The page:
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Karen Fuller Brannen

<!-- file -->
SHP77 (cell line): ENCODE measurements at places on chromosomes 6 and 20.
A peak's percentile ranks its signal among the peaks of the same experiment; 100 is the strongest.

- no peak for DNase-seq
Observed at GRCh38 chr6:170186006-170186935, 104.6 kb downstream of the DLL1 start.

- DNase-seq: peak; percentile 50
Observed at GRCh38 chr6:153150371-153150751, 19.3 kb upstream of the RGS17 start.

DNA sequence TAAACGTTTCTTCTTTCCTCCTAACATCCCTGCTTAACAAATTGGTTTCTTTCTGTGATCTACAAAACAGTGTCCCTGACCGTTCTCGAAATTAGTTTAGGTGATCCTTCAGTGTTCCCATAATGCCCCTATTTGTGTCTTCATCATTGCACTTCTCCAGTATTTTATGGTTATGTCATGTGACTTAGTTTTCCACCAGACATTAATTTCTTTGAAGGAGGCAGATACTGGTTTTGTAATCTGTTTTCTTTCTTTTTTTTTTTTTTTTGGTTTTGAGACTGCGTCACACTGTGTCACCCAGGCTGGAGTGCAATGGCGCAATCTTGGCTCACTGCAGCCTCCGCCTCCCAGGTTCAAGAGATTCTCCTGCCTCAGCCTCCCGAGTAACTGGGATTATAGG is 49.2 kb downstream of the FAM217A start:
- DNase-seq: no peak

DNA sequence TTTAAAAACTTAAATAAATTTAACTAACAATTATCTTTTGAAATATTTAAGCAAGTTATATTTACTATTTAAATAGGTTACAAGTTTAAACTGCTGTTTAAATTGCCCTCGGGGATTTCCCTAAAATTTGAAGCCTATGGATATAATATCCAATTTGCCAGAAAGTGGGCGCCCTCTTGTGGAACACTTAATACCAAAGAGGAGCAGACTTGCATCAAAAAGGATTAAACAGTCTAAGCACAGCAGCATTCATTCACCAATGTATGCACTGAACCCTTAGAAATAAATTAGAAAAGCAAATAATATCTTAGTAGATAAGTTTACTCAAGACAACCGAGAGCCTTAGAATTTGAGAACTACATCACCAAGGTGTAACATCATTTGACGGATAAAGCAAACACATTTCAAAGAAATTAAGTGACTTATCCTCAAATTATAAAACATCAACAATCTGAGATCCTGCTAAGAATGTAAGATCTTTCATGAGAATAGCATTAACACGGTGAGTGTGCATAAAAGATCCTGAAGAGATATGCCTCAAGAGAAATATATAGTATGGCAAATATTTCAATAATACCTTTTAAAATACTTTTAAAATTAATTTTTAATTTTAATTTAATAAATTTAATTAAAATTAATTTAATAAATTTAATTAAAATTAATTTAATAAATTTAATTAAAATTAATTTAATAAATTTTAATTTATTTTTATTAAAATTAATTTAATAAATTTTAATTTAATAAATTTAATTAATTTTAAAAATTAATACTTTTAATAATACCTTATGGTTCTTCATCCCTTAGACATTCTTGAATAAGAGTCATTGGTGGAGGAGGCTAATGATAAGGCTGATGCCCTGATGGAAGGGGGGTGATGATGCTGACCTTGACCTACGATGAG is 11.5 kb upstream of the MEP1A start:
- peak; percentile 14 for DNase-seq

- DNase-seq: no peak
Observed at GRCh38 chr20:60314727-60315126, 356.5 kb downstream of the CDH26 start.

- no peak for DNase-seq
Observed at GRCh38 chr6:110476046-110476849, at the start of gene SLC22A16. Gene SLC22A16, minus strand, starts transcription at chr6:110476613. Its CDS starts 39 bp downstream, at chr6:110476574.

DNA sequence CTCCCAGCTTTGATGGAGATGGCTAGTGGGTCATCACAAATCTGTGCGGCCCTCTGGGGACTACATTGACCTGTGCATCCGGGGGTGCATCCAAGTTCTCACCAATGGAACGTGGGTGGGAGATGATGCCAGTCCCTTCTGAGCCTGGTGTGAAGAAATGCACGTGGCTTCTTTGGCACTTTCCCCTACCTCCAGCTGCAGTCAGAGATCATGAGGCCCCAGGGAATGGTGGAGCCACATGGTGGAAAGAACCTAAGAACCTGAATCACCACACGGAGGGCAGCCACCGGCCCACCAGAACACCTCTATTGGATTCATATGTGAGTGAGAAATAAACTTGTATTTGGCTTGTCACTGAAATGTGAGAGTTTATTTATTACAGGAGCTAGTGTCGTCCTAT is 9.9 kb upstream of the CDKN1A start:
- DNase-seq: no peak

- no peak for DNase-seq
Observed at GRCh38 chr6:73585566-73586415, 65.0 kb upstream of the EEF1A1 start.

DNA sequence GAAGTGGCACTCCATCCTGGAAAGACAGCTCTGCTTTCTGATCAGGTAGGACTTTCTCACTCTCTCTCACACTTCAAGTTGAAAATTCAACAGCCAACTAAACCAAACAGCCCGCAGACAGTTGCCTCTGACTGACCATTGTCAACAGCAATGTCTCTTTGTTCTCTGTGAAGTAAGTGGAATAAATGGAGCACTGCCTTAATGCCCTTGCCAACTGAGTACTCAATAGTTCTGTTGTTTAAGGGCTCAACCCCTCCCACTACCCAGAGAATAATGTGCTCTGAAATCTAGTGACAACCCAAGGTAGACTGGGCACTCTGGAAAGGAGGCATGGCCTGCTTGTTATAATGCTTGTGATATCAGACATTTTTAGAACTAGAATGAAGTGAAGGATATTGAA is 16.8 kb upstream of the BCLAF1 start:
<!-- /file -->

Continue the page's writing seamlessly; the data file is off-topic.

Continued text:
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Lt. Col. Karen Fuller Brannen made history on October 17, 1997, when she became the U.S. Marine Corps first female strike fighter pilot to earn "wings of gold." She says that if you'd asked her what she wanted to be when she grew up she would have replied "fighter pilot." The disbelief of others spurred her on. In the spring of her final year of college, Congress passed laws that resulted in women being eligible to fly in the Marine Corps. She applied for the Corps, passed the flight physical and went to training camp. She attended Officer Candidate School in the summer of 1994, completing her studies as an honor graduate and receiving a physical training award. She was commissioned as a second lieutenant that year. In May 1996, after primary flight training, she was the first female Marine to receive a jet training slot. She completed intermediate jet training at Naval Air Station Meridian, in Meridian, MS, flying the T-2C, and then went on to fly the TA-4J with Training Squadron 7. She was the top graduate in her class, and was then selected to fly the F/A-18 Hornet with a West Coast squadron. From there, with the call sign Stump, she was assigned to Fleet Replacement Squadron UMFAT-101 at El Toro, California, then subsequently Miramar, CA. In 2001 Karen deployed with RMFA- 242 to Iwakuni, Japan. She earned her Air Combat Tactics Instructor certification at the end of that year. After a stint in Quantico, VA, in 2002 attending Expeditionary Warfare School she was assigned as an active duty officer to Marine Fighter Attack Squadron 321 at Andrews Air Force Base. From there Karen was assigned to VR-1, where she flew C-37Bs, transporting the Secretary of the Navy, the Commandant of the Marine Corps and various Congressmen. Karen left active duty for a job as a large cabin demonstration pilot for Gulfstream Aerospace in 2007. She remained a Marine Corps Reserve Lieutenant Colonel serving as the Officer in Charge of the Peacetime Wartime Support Team in Savannah, GA.